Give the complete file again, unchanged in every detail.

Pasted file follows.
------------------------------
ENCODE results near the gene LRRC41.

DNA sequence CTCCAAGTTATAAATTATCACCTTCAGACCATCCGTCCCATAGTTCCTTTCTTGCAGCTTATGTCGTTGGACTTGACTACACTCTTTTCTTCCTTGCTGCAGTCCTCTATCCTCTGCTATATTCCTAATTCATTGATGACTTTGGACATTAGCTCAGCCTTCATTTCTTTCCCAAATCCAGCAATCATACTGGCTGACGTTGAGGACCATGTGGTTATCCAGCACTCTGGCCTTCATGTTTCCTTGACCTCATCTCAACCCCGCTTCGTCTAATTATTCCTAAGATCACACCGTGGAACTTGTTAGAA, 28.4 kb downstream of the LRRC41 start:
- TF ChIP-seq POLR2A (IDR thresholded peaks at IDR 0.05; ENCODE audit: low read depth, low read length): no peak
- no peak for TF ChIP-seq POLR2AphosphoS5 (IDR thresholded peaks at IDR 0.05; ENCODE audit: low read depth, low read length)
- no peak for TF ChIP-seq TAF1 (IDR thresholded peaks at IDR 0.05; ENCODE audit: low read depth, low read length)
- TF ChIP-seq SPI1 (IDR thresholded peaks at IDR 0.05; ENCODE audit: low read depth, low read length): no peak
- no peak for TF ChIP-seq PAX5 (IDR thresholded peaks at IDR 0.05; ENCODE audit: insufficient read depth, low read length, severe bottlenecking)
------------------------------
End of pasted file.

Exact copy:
ENCODE results near the gene LRRC41.

DNA sequence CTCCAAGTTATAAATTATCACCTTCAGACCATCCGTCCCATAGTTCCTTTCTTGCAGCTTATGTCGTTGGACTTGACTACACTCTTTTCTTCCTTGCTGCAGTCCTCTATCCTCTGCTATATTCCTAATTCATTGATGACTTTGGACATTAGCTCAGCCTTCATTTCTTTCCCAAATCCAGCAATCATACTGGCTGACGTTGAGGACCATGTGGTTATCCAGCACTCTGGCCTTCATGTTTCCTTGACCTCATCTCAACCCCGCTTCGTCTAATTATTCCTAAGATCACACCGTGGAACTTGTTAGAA, 28.4 kb downstream of the LRRC41 start:
- TF ChIP-seq POLR2A (IDR thresholded peaks at IDR 0.05; ENCODE audit: low read depth, low read length): no peak
- no peak for TF ChIP-seq POLR2AphosphoS5 (IDR thresholded peaks at IDR 0.05; ENCODE audit: low read depth, low read length)
- no peak for TF ChIP-seq TAF1 (IDR thresholded peaks at IDR 0.05; ENCODE audit: low read depth, low read length)
- TF ChIP-seq SPI1 (IDR thresholded peaks at IDR 0.05; ENCODE audit: low read depth, low read length): no peak
- no peak for TF ChIP-seq PAX5 (IDR thresholded peaks at IDR 0.05; ENCODE audit: insufficient read depth, low read length, severe bottlenecking)